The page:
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Dishonest NZ adviser sentenced

A former financial adviser from New Zealand who forged clients’ initials and falsely amended insurance applications has been sentenced to 150 hours’ community work and six months’ community detention.

Anthony Wilson was also ordered to pay reparations of almost $NZ16,500 ($15,600).

He had earlier admitted four charges under the Crimes Act, brought by the Financial Markets Authority (FMA) at Auckland District Court.

Wilson admitted three charges of making a false document for pecuniary advantage and one charge of dishonestly using a document for pecuniary advantage.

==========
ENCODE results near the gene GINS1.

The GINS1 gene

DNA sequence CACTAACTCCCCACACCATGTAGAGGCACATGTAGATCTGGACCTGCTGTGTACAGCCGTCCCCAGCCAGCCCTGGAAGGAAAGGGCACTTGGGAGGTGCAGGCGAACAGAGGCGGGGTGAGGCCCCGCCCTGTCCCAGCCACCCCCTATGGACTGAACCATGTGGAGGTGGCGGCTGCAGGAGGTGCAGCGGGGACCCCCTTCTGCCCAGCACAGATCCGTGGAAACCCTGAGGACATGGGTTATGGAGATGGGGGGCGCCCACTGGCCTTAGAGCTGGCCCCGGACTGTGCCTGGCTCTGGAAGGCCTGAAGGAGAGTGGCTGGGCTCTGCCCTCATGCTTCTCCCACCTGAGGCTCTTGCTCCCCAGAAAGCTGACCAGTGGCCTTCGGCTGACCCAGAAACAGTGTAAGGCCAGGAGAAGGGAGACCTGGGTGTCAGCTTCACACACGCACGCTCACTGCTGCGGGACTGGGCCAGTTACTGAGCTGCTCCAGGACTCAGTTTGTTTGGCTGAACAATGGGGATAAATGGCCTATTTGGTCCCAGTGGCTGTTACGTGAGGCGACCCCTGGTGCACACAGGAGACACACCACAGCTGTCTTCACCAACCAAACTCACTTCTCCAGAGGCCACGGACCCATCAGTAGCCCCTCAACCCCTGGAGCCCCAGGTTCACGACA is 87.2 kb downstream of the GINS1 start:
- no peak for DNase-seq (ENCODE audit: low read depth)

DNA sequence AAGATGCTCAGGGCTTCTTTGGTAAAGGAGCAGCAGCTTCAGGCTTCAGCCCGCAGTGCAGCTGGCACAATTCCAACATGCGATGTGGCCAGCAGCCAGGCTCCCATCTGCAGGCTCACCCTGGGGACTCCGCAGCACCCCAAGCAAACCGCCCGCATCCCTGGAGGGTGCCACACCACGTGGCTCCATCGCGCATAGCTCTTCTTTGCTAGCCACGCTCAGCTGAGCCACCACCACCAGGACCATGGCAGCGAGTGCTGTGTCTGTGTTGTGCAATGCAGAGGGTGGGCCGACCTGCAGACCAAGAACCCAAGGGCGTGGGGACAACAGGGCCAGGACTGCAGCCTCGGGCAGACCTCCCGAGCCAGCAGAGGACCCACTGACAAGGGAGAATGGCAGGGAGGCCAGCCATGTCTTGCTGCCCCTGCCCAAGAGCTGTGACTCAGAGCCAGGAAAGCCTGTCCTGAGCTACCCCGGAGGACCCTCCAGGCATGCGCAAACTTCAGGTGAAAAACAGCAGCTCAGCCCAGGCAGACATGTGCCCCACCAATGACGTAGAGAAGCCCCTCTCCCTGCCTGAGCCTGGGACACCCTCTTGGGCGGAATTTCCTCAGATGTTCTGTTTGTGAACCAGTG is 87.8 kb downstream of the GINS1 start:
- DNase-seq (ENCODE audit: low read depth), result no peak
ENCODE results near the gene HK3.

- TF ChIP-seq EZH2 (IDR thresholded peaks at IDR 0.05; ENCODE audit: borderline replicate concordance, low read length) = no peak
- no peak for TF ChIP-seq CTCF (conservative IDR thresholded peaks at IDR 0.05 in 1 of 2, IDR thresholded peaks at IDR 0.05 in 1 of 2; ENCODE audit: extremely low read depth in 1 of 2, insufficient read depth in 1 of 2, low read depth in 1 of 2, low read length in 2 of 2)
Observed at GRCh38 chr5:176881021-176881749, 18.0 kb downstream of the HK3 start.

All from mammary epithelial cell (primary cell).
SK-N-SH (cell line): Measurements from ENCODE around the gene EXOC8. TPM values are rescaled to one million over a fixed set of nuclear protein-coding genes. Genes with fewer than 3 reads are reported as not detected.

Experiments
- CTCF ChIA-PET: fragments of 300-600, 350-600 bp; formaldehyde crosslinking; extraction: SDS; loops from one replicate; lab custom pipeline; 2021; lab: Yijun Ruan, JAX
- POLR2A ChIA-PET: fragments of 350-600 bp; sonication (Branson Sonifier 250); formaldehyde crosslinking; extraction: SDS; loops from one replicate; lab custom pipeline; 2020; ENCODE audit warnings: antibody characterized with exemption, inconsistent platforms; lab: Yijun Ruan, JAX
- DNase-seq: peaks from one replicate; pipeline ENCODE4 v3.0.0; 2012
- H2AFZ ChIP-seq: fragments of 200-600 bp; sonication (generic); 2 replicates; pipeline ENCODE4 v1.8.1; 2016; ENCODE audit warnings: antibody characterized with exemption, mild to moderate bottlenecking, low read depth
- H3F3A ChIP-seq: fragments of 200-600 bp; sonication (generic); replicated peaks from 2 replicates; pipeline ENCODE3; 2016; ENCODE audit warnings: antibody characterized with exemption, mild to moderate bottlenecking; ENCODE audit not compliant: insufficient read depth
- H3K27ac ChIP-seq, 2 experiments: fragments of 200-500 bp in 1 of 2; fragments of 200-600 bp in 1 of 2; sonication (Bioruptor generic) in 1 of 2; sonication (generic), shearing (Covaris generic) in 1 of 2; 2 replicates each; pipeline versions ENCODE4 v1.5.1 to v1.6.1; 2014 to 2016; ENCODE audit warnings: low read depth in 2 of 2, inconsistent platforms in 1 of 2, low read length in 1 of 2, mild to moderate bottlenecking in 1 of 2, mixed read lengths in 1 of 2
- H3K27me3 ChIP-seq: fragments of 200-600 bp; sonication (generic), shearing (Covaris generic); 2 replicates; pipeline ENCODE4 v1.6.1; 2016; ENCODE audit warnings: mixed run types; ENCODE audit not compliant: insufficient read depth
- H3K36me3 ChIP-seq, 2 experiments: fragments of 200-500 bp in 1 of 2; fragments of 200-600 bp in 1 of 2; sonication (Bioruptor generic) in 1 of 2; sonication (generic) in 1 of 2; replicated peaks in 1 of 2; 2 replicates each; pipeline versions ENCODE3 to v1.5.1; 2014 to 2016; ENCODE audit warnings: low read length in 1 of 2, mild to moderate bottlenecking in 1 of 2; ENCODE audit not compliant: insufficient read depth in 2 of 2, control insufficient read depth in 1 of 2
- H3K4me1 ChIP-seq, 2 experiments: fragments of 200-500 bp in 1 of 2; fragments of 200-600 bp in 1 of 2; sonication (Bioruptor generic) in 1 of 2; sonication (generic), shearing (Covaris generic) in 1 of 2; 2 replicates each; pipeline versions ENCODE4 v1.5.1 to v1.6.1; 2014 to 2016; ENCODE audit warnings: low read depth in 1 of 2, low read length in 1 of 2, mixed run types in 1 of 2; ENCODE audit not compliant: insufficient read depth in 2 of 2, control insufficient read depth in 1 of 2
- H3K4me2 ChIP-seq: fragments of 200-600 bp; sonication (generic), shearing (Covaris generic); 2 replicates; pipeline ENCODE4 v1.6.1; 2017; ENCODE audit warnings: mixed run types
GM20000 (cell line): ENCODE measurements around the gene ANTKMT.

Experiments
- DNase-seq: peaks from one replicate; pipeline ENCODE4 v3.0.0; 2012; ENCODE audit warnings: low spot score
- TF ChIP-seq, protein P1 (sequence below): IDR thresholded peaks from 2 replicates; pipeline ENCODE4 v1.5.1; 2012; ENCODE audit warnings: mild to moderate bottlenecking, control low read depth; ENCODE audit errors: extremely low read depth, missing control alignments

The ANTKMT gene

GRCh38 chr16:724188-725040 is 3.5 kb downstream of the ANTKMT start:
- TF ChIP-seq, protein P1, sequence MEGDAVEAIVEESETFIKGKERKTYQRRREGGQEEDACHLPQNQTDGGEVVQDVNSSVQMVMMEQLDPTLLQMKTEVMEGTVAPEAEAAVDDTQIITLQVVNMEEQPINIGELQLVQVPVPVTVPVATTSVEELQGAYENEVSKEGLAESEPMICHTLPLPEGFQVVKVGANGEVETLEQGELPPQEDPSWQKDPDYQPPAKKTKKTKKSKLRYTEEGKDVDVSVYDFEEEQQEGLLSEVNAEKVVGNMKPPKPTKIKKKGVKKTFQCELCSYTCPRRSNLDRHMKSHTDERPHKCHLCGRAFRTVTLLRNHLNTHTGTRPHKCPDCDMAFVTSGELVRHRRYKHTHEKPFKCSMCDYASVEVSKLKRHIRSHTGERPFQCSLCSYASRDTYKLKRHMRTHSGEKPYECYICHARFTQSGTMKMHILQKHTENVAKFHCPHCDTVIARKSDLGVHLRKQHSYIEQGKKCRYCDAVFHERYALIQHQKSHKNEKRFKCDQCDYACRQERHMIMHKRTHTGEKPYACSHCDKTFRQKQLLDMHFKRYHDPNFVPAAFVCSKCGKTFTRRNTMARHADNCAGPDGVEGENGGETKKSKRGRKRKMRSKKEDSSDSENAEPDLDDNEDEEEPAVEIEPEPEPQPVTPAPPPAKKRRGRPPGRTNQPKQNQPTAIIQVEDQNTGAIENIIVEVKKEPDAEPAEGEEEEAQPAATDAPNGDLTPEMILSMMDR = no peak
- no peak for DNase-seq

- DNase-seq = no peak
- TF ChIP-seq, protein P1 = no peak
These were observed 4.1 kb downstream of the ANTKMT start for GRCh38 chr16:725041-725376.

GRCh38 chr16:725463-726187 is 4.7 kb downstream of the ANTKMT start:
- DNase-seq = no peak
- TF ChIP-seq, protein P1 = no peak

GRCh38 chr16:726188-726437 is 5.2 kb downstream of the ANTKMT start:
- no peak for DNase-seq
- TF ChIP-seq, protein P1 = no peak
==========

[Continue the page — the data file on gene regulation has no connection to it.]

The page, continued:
He submitted three applications for insurance after forging clients’ initials, and in one case falsely amended the application form.

The offences related to disclosure of pre-existing medical conditions, and Wilson’s actions led to an insurer avoiding a claim over a breach of the duty of good faith. The judge described this as a “profound” aggravating factor, which caused “significant distress and hardship”.

FMA General Counsel Nick Kynoch says the offending represented an “abuse of trust” that was clearly premeditated.

“The relationship between clients and advisers is based on trust and this is critical to the integrity of the sector,” he said.

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